A further detail in the Minchin letter is that Tolkien refers to “my batmen”, rather than simply “the batmen” as in the Carpenter quote. I take this to mean that Tolkien had exclusive use of a batman, rather than being just one of several officers pooling the batman’s services — a point of ambiguity in the papers kept by Tolkien that I have seen. Furthermore, the Minchin letter shows Tolkien had more than one batman. That doesn’t mean he had a whole team ministering to his needs, but that for some reason his batman was replaced at least once. Perhaps this isn’t surprising: Tolkien was attached to four different units— the 13th Lancashire Fusiliers, his training battalion in 1915–16; the 11th Lancashire Fusiliers, the battalion he served with on the Somme in 1916; and the 3rd Lancashire Fusiliers and the 9th Royal Defence Corps, with which he guarded the Yorkshire coast in 1917–18. It seems highly unlikely that the same batman would have stayed with him during these reassignments, particularly the later ones, which were prompted by his chronic ill-health after the Somme. There is an alternative or additional possibility: that one or more of the batmen assigned to Tolkien were incapacitated themselves by illness, or were wounded or killed.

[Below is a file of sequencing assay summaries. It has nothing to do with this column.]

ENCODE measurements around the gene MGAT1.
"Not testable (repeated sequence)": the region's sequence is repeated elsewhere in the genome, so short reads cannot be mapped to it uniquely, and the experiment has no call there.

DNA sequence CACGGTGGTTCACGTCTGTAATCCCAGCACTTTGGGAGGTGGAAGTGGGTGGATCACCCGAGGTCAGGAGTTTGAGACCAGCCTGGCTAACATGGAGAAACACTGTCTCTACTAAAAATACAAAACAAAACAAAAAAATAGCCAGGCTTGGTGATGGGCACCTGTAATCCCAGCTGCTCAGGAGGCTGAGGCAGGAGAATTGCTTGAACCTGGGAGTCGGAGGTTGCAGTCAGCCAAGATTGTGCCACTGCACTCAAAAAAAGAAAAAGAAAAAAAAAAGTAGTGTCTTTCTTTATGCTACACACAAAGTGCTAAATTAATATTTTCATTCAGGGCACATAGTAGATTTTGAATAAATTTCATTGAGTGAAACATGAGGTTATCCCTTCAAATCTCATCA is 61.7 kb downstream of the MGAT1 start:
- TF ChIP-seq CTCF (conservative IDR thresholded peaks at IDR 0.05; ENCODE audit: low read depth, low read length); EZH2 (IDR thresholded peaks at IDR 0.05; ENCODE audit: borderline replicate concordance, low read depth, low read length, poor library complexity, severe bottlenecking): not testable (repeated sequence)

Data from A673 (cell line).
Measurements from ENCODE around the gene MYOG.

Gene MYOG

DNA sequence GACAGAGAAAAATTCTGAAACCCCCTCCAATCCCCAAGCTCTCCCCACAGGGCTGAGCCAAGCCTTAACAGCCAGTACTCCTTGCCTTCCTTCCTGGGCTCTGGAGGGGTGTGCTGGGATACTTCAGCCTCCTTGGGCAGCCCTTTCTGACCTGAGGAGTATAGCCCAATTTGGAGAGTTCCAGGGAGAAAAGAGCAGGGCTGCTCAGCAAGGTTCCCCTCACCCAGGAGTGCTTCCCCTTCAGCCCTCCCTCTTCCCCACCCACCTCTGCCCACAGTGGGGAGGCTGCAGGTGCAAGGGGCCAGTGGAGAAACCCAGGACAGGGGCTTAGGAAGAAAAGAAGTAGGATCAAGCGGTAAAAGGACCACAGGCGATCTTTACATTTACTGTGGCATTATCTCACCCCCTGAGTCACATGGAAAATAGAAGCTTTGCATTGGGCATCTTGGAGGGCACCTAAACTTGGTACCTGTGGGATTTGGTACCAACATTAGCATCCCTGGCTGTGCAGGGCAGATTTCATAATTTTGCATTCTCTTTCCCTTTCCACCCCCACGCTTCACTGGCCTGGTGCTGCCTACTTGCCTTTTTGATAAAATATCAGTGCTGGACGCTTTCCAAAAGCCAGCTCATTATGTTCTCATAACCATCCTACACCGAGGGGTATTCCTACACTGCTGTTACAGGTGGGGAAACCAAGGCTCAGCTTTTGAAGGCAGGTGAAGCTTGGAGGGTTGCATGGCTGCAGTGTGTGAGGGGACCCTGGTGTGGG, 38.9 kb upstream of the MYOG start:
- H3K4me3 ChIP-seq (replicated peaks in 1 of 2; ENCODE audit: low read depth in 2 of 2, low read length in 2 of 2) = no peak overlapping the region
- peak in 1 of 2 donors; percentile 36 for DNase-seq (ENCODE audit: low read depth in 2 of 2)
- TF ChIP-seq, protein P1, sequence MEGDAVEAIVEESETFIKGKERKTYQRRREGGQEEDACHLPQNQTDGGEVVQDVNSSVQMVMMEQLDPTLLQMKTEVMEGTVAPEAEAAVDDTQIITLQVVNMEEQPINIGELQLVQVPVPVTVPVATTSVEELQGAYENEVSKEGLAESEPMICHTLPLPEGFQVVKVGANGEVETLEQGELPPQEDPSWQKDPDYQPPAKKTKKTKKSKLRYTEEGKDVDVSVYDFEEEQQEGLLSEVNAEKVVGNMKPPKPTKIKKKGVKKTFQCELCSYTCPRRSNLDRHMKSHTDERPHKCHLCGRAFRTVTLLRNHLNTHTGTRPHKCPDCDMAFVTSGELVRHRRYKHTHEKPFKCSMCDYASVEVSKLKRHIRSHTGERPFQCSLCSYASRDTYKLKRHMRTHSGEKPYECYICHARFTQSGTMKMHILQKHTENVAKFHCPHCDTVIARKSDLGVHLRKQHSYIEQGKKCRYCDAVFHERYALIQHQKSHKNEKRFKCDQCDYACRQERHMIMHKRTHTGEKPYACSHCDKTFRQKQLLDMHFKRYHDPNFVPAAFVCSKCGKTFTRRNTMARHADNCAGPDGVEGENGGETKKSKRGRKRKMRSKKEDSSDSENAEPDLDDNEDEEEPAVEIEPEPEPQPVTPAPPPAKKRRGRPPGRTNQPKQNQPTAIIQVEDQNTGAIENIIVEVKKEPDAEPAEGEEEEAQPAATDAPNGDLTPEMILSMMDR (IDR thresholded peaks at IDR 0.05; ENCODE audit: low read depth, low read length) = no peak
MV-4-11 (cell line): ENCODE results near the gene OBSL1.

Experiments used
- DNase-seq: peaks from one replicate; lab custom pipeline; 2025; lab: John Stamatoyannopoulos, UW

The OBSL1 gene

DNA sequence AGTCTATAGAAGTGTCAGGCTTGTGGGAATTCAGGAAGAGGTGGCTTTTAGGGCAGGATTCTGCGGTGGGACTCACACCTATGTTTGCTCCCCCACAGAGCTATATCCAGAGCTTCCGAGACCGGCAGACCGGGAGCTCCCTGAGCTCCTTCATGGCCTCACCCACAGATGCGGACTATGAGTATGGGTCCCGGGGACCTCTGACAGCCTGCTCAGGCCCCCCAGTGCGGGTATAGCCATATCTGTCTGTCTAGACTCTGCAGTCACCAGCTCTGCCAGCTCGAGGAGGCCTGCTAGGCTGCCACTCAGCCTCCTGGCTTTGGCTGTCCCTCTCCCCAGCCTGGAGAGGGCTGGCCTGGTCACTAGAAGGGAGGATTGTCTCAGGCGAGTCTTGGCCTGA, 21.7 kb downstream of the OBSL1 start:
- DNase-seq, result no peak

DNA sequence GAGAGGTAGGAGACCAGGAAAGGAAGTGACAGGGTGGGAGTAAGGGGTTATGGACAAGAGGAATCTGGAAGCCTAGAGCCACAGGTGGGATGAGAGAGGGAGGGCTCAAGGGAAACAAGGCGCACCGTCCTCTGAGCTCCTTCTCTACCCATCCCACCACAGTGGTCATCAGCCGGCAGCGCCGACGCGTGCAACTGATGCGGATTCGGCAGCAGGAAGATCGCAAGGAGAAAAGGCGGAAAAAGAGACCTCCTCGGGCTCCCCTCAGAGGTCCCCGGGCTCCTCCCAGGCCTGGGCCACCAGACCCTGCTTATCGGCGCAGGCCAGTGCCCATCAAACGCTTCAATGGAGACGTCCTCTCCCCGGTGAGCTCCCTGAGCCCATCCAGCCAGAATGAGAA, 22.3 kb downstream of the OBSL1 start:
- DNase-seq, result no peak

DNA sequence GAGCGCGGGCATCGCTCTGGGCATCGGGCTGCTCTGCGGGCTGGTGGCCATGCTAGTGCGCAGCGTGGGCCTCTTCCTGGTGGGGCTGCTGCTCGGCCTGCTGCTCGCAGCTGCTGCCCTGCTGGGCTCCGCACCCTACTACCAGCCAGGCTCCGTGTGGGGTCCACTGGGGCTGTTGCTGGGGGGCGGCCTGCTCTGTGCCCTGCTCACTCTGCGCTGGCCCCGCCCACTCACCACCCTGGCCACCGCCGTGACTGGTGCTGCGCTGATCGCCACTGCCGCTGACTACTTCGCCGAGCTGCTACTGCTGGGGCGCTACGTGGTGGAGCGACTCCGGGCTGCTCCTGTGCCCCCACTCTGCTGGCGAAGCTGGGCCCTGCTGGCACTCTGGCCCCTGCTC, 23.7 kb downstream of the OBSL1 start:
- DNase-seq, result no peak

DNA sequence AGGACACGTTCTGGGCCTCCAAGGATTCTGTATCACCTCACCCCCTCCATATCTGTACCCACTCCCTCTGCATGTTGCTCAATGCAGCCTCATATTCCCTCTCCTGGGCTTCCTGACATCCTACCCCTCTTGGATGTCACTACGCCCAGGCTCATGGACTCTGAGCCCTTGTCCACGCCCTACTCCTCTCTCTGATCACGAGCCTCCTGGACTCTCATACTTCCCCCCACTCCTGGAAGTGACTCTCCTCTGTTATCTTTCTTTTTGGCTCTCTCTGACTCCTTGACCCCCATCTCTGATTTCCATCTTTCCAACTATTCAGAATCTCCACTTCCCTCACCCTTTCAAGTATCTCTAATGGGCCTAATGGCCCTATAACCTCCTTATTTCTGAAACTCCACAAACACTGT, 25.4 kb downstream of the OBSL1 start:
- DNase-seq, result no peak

Back to Sam Gamgee. His position is certainly distinct from the other three hobbits, because he is from a different class and he remains, in effect, Frodo’s employee as he had been at Bag End. But I don’t think we should see this relationship through the black-and-white class perspectives sometimes applied to it. Tolkien once wrote that “the most improper job of any man … is bossing other men. Not one in a million is fit for it, and least of all those who seek the opportunity” (Letters, p. 64). As I have said in a paper delivered to the Tolkien conference at Marquette University in 2004,